Kane County criminal defense lawyer Matt Haiduk has posted a response to my earlier post about the strangeness of the crime of possession, in which he address both of my scenarios and makes a few additional points.
In response to my hypothetical stranger-hands-me-a-duffle-bag scenario, Matt has some legal advice:
From a strictly legal standpoint, you need to drop all that stuff immediately. Possession of illegal stuff typically has to be “knowing” to stick in court. Holding that bag in those circumstances for a short time not knowing what’s in it is one thing- you’re not knowingly possessing something you shouldn’t. Once you see child porn, something you believe are drugs, and an illegal firearm the “knowing” element is shot.
You can cure that, though, by not possessing it. Legally speaking, you don’t take it anywhere to get rid of it and you don’t call somebody while you’re holding it. You cease possessing it immediately. Then you get the hell away from there…
And then Matt suggests that his legal advice is not the smartest advice:
You’re out on the street with a duffle bag filled with guns, coke and child porn. Depending what the surfaces on the bag or the items in the bag, your fingerprints might be on there. There are cops running at you who haven’t seen you yet, but just might if you do something out of the ordinary (like drop a duffel bag and run across the street).
Assuming that’s how it does go down, dropping a bag full of contraband in front of the cops and possibly having your fingerprints on the contraband inside is what prosecutors call a very strong circumstantial case.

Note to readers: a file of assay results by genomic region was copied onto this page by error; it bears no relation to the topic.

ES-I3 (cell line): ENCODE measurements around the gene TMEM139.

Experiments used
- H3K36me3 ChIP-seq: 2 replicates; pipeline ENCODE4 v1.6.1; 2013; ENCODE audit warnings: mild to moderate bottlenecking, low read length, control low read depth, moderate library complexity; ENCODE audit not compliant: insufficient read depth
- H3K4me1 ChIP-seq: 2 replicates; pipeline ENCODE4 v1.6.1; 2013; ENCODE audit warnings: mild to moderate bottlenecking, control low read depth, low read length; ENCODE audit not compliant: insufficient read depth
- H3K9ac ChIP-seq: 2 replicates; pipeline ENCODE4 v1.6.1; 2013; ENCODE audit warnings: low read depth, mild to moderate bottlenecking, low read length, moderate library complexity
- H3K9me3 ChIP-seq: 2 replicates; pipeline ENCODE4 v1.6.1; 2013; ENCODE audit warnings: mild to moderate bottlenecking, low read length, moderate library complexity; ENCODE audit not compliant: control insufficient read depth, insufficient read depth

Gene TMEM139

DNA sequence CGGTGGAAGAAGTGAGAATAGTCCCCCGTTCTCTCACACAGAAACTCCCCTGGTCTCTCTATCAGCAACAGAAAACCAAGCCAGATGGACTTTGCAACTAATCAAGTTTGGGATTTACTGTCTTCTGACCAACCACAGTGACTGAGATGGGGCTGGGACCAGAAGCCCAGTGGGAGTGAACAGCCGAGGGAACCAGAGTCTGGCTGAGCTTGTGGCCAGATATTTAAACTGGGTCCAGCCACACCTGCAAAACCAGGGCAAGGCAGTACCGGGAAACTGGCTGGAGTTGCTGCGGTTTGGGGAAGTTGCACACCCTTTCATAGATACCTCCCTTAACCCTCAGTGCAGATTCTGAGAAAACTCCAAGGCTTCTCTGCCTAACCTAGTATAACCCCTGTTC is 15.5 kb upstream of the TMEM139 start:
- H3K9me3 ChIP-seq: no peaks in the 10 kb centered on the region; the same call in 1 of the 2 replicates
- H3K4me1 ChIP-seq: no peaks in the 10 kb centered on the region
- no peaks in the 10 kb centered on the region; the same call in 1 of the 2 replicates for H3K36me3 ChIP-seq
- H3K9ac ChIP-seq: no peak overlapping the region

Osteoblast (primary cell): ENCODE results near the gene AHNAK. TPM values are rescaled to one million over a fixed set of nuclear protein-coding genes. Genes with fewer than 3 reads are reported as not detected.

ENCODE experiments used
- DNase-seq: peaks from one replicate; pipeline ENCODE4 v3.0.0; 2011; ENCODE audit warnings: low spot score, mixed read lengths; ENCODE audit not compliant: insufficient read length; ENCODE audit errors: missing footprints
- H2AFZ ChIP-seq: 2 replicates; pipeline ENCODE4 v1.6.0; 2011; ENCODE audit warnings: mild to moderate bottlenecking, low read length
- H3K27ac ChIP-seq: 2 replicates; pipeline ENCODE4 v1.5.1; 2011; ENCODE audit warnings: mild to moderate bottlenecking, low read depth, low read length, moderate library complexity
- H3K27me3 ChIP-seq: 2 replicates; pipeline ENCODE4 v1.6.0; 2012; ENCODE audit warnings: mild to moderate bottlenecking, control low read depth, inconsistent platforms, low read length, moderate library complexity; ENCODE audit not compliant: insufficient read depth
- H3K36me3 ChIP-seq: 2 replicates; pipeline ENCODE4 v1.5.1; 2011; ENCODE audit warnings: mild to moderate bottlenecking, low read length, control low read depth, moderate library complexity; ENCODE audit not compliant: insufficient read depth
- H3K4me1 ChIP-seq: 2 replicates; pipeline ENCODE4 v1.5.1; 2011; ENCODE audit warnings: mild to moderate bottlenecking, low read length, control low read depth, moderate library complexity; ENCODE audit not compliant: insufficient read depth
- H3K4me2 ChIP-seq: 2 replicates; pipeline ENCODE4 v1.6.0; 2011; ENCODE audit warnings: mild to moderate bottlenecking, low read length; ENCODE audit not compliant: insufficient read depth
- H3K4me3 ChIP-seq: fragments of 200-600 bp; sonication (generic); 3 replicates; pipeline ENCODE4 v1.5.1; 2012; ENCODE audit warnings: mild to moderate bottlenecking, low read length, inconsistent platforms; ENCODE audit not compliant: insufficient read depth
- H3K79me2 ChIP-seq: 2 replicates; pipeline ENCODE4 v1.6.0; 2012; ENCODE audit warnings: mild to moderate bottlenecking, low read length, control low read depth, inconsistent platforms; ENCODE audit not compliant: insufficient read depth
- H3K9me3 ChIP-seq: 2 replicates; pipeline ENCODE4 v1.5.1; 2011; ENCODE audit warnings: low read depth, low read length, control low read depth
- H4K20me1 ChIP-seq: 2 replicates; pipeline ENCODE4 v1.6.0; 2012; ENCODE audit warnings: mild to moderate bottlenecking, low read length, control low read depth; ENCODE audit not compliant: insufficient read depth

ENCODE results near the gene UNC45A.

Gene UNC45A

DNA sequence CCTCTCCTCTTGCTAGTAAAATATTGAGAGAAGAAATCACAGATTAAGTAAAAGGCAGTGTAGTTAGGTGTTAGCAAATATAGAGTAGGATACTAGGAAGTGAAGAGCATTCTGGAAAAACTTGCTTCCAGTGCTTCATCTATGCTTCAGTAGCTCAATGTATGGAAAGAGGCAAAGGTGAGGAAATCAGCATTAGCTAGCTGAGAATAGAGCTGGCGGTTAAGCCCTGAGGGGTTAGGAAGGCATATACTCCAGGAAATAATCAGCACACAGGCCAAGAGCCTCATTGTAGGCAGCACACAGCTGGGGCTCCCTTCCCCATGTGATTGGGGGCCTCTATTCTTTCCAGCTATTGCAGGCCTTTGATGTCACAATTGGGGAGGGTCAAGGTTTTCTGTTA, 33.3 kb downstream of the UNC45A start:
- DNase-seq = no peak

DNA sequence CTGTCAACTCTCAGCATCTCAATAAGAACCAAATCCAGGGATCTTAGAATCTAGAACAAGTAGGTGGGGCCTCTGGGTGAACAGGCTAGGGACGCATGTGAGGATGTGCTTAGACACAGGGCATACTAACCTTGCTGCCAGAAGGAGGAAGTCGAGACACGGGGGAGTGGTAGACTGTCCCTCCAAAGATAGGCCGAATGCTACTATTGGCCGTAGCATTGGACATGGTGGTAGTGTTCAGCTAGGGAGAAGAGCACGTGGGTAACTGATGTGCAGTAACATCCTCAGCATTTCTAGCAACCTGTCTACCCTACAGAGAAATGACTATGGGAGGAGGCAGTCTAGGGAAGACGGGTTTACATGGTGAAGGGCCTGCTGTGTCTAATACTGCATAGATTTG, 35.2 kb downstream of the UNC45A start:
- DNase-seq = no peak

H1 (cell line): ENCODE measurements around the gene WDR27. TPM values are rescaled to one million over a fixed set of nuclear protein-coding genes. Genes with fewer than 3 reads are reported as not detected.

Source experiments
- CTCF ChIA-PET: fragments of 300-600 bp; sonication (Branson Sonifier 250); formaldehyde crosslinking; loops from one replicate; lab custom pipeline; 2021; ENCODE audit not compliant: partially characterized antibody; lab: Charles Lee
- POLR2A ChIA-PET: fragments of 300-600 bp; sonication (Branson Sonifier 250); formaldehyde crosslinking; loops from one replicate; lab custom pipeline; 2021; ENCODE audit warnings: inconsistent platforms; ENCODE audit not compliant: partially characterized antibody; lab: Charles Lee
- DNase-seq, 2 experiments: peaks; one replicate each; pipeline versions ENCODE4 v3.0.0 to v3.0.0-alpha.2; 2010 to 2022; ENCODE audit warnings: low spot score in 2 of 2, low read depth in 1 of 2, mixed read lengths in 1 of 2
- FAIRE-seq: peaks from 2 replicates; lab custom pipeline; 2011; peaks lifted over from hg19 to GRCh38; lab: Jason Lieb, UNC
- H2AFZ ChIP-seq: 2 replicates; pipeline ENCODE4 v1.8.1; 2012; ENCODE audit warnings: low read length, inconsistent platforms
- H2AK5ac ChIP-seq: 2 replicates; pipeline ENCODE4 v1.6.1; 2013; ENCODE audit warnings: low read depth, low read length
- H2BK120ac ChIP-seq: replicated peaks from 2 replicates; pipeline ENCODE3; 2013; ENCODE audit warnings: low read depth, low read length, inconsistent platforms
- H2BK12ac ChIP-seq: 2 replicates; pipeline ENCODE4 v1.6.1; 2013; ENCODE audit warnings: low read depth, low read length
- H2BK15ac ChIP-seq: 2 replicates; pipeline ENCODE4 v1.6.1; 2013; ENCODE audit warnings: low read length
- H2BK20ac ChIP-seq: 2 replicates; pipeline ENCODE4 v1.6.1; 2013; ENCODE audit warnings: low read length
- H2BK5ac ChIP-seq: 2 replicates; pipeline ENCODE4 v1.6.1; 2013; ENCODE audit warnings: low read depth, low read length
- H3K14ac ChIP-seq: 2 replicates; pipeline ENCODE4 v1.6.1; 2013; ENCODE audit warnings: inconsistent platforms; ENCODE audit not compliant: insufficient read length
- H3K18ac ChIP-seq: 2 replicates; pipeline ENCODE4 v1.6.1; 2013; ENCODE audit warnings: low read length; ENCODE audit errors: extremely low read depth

Matt goes on to explain what he thinks is probably the smartest thing to do, but I’m not going to repeat it here. You’ll have to read his post to see.
Matt also addresses my not-so-hypothetical scenario of emergency Doctor Sandeep Jauhar who was handed an envelope of (presumably) cocaine by a client. He promptly threw it away, an act which has attracted criticism from Northwestern Pritzker School of Law Professor Steven Lubet. I in turn had criticized Lubet for accusing Dr. Jauhar of obstructing justice without explaining what exactly the doctor should have done. I felt that Dr. Jauhar did the best he could.
Matt, on the other hand, does better than both me and the law professor:
Patients every day enter a hospital in an emergency fashion with jewellery, a purse or wallet, or important documents. The hospital collects that stuff, and puts it into a safe or some sort of storage. Juahar could have placed the item in a bag, stapled it shut and put it with the rest of the patient’s belongings- whether in a safe or not.
In that situation there’s no hiding and there’s certainly no destruction. He’s not possessing it, either. He’s also not betrayed any patient confidences. He’s doing what is always done. If the police ask the Doctor about it, he can tell them what he did with it and where it went.
Note that Matt’s solution addresses the criminal law issue without abandoning doctor-patient confidentiality, which is the difference between asking a law professor (or a blogger) and asking a practicing lawyer.
(I say nice things about Matt Haiduk because his blog is a great read, but also because he’s the only real Illinois law blogger I know of, which makes him my first call if I ever get arrested.)